Entering the Unknown
It was good to talk to you—I know things will get better because you are the kind of person who can adjust and find the good in all situations.
When I read your letter, I recalled vividly many similar times in my life. When I left home to go to Shattuck, I was truly blue. Yet I know now how fine a thing it was for me and my future. The training I received has made my life good. When I left you, Pat, and Mother to go to sea during the war, I was really shaken. I loved you and wanted to watch you and help you as you grew up—and I was leaving not knowing if I’d ever get back again. But once more, the experience and training I received more than compensated for the heartaches. Then too, I had the personal satisfaction of knowing I had done my duty.One of the first things an education brings to people is the realization that the world is a big place—full of many different ideas and ways of doing things. You have watched our team practice and quite naturally are attuned to our ways of doing things. Bill Murray has been a fine coach for many years. Instead of wondering why they do things differently, you should be studying what they do so you will understand that their approach will get the job done more effectively—maybe more easily than we can.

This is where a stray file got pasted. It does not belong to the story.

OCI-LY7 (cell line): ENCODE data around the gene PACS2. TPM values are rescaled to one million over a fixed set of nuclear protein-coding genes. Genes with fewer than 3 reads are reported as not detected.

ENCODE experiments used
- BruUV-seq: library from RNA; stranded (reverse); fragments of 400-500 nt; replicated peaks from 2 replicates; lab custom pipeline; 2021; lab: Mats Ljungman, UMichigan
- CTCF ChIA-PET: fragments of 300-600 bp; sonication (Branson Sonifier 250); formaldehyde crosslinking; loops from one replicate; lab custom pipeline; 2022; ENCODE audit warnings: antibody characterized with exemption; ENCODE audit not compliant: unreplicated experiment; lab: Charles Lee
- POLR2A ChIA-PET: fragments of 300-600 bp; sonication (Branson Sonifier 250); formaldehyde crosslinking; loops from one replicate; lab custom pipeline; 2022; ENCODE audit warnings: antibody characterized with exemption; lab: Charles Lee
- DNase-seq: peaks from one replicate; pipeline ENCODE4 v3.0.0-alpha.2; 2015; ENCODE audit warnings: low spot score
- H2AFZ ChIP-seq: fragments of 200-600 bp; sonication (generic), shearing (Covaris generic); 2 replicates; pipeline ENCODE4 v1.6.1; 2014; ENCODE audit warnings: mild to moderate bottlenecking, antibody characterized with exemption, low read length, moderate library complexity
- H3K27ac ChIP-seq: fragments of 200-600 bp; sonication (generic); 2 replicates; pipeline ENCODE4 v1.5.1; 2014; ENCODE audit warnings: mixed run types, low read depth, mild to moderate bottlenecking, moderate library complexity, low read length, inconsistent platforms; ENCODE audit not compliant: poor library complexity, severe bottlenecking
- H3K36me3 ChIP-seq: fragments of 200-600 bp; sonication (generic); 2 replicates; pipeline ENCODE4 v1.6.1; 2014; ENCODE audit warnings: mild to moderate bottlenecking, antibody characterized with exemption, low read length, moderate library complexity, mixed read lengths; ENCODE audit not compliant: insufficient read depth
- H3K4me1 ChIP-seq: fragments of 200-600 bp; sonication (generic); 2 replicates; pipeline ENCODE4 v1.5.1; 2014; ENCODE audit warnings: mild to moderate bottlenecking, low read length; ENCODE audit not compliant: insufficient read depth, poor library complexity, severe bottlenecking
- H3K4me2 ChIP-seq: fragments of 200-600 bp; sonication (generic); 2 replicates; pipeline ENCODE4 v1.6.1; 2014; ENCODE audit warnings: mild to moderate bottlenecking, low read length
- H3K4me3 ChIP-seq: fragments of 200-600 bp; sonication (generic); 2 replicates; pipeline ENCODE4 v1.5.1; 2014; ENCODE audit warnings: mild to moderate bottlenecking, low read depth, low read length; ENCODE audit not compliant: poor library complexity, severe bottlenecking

When any person leaves a pleasant situation to enter the “unknown,” there is always the realization of how nice, good and comfortable things were before. Yet only by facing the future and accepting new and progressively more difficult challenges are we able to grow, develop, and avoid stagnation. You have more total, all-around ability in all fields than anyone I have ever known. You will certainly be a great man and make a great contribution to the world. But to do this you must take on new and progressively more difficult challenges. You will grow and develop in direct relationship to the way you meet and overcome what at first seem to be hard assignments. You will learn to love Duke—to take great pride in the school and their football team. You’re that kind of person. By developing as a student and an athlete, you will prepare yourself to do bigger and better things when you graduate.